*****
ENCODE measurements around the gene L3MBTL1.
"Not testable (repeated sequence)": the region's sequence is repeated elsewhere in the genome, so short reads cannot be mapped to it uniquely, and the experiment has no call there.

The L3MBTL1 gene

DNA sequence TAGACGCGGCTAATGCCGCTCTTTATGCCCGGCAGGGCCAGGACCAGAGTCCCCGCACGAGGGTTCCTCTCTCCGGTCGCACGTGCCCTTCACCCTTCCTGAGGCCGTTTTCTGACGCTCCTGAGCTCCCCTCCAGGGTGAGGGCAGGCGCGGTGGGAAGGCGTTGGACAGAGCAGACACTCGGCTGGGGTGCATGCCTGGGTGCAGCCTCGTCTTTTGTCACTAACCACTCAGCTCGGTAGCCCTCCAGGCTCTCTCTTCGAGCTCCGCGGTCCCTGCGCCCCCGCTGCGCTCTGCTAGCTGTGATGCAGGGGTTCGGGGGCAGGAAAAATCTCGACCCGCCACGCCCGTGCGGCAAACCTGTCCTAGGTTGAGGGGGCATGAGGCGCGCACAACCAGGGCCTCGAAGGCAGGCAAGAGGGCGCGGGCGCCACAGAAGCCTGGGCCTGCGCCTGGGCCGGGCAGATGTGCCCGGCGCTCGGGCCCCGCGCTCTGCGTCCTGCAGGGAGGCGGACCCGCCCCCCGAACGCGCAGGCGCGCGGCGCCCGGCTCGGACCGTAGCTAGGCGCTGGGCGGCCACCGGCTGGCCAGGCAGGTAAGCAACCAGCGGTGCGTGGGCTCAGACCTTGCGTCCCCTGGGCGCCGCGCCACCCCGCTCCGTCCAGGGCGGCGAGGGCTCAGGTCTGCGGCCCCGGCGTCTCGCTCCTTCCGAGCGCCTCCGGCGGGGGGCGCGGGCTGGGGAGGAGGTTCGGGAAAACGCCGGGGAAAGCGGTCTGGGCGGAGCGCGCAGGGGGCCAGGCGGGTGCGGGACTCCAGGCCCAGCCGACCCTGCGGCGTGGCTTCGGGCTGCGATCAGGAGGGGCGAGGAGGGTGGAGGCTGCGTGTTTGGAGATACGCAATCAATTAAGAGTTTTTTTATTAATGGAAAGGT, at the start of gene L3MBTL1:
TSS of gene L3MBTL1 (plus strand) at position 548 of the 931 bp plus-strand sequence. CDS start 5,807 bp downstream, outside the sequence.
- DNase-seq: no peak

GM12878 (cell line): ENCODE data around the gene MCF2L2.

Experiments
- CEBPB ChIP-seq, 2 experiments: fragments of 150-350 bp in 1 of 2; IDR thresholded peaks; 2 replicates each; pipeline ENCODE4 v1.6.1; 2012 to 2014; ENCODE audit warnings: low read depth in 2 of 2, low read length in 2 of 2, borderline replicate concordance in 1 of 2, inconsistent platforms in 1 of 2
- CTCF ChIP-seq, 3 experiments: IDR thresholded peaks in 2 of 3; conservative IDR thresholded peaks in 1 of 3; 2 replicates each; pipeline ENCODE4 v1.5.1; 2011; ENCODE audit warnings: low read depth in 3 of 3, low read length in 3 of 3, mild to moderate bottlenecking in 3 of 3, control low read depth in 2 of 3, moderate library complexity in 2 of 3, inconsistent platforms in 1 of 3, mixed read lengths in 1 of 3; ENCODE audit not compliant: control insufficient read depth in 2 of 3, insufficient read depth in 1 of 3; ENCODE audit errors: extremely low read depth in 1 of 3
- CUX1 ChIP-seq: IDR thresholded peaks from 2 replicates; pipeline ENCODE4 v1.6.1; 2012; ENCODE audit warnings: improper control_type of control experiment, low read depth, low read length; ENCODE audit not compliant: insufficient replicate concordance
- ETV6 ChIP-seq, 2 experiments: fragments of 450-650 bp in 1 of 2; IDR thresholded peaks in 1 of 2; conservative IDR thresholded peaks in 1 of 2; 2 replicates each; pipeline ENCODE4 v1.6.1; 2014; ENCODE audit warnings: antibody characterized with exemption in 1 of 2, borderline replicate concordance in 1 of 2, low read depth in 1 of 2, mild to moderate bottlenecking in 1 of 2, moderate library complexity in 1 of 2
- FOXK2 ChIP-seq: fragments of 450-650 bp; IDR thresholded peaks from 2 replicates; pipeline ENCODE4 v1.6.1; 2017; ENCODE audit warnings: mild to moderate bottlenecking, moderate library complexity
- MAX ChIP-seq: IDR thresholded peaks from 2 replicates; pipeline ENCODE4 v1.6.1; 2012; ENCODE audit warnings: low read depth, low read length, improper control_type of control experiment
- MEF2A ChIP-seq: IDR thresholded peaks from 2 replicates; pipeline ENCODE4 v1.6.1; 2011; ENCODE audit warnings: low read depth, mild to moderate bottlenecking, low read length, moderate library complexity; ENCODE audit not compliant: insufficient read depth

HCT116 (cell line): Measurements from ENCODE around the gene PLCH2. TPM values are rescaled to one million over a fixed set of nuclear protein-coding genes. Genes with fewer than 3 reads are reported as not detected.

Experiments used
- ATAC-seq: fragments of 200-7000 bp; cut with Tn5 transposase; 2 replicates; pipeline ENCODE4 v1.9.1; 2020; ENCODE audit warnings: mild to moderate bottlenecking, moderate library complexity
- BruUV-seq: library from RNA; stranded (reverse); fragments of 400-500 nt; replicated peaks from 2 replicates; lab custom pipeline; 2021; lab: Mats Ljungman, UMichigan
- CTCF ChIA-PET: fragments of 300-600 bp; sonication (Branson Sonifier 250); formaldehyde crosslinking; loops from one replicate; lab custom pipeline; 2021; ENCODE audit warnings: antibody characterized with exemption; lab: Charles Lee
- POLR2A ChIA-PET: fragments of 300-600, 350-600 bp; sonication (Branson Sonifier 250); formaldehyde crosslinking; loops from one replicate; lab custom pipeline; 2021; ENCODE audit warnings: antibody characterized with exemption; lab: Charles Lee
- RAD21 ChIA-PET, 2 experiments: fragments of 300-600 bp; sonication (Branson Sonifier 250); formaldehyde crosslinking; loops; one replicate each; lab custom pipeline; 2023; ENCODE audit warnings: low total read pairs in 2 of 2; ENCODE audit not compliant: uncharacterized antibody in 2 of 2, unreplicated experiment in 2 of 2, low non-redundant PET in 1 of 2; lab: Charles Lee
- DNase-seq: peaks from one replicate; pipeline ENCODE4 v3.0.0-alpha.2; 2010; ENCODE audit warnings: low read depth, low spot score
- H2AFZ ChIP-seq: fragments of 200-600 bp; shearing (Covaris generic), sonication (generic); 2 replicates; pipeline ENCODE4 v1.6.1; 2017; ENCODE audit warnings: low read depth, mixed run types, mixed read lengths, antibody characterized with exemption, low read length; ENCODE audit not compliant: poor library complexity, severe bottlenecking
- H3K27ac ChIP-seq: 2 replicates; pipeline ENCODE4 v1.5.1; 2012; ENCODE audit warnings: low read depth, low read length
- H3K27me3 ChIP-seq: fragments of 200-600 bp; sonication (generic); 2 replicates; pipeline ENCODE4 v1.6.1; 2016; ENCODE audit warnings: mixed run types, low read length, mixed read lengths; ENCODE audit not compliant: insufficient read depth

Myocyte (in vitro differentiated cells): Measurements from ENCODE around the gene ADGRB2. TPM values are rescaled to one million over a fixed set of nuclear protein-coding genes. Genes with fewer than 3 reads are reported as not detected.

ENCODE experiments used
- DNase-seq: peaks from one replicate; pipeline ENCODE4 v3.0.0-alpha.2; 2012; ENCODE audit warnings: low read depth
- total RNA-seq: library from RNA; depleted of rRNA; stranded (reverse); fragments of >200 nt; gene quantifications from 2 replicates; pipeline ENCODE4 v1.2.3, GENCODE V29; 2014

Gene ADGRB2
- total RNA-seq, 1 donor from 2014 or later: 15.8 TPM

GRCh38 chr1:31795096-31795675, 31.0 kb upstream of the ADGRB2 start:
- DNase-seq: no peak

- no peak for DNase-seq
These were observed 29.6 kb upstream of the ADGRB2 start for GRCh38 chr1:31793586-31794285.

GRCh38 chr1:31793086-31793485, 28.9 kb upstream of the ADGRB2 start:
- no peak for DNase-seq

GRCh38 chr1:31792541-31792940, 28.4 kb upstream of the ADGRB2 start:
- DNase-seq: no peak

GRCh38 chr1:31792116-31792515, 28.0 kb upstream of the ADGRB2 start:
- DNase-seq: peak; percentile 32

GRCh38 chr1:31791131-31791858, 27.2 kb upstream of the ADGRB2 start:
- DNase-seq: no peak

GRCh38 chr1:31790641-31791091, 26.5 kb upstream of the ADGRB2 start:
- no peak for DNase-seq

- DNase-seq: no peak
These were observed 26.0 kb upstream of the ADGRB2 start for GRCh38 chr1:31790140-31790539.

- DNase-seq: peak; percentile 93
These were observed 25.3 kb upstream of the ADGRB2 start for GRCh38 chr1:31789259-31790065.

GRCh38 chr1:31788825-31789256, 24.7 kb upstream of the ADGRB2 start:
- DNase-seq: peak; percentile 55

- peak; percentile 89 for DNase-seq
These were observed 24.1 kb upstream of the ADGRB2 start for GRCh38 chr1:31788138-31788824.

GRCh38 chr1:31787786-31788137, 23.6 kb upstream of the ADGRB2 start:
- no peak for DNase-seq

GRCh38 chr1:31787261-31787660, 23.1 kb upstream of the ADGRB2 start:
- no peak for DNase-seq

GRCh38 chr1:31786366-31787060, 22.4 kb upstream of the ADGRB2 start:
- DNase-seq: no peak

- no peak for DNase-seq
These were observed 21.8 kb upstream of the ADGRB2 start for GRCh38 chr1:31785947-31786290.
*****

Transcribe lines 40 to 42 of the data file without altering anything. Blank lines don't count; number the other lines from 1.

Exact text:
- DNase-seq: no peak

GRCh38 chr1:31792116-31792515, 28.0 kb upstream of the ADGRB2 start:
- DNase-seq: peak; percentile 32